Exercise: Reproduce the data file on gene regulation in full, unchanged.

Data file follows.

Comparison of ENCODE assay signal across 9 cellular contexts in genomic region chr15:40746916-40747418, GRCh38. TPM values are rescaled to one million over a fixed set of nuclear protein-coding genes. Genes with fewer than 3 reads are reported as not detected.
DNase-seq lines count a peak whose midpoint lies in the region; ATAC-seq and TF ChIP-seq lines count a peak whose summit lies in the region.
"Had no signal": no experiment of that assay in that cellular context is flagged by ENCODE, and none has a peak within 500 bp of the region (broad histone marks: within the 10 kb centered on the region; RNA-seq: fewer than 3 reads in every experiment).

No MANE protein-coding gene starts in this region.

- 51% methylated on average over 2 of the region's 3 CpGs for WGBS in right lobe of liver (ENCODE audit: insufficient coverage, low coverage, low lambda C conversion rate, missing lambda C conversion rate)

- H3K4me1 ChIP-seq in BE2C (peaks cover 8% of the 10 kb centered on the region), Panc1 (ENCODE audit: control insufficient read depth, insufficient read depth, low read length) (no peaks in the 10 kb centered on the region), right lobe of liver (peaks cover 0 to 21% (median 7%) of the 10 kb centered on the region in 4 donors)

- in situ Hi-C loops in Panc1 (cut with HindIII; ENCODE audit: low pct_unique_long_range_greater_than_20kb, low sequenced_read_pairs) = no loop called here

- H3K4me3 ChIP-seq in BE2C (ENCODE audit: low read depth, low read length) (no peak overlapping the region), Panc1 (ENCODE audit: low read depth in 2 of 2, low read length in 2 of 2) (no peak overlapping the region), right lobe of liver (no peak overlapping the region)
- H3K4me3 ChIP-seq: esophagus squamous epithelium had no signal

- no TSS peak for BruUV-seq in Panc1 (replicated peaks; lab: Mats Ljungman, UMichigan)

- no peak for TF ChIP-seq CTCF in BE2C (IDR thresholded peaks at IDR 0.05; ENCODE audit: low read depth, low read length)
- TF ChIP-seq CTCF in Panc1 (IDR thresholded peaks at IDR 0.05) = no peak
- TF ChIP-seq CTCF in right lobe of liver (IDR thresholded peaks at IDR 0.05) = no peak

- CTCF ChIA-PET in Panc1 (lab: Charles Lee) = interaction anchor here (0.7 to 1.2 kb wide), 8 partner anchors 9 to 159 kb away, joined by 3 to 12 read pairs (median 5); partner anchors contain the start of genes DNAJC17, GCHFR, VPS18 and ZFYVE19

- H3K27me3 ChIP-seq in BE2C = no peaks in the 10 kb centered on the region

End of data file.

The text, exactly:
Comparison of ENCODE assay signal across 9 cellular contexts in genomic region chr15:40746916-40747418, GRCh38. TPM values are rescaled to one million over a fixed set of nuclear protein-coding genes. Genes with fewer than 3 reads are reported as not detected.
DNase-seq lines count a peak whose midpoint lies in the region; ATAC-seq and TF ChIP-seq lines count a peak whose summit lies in the region.
"Had no signal": no experiment of that assay in that cellular context is flagged by ENCODE, and none has a peak within 500 bp of the region (broad histone marks: within the 10 kb centered on the region; RNA-seq: fewer than 3 reads in every experiment).

No MANE protein-coding gene starts in this region.

- 51% methylated on average over 2 of the region's 3 CpGs for WGBS in right lobe of liver (ENCODE audit: insufficient coverage, low coverage, low lambda C conversion rate, missing lambda C conversion rate)

- H3K4me1 ChIP-seq in BE2C (peaks cover 8% of the 10 kb centered on the region), Panc1 (ENCODE audit: control insufficient read depth, insufficient read depth, low read length) (no peaks in the 10 kb centered on the region), right lobe of liver (peaks cover 0 to 21% (median 7%) of the 10 kb centered on the region in 4 donors)

- in situ Hi-C loops in Panc1 (cut with HindIII; ENCODE audit: low pct_unique_long_range_greater_than_20kb, low sequenced_read_pairs) = no loop called here

- H3K4me3 ChIP-seq in BE2C (ENCODE audit: low read depth, low read length) (no peak overlapping the region), Panc1 (ENCODE audit: low read depth in 2 of 2, low read length in 2 of 2) (no peak overlapping the region), right lobe of liver (no peak overlapping the region)
- H3K4me3 ChIP-seq: esophagus squamous epithelium had no signal

- no TSS peak for BruUV-seq in Panc1 (replicated peaks; lab: Mats Ljungman, UMichigan)

- no peak for TF ChIP-seq CTCF in BE2C (IDR thresholded peaks at IDR 0.05; ENCODE audit: low read depth, low read length)
- TF ChIP-seq CTCF in Panc1 (IDR thresholded peaks at IDR 0.05) = no peak
- TF ChIP-seq CTCF in right lobe of liver (IDR thresholded peaks at IDR 0.05) = no peak

- CTCF ChIA-PET in Panc1 (lab: Charles Lee) = interaction anchor here (0.7 to 1.2 kb wide), 8 partner anchors 9 to 159 kb away, joined by 3 to 12 read pairs (median 5); partner anchors contain the start of genes DNAJC17, GCHFR, VPS18 and ZFYVE19

- H3K27me3 ChIP-seq in BE2C = no peaks in the 10 kb centered on the region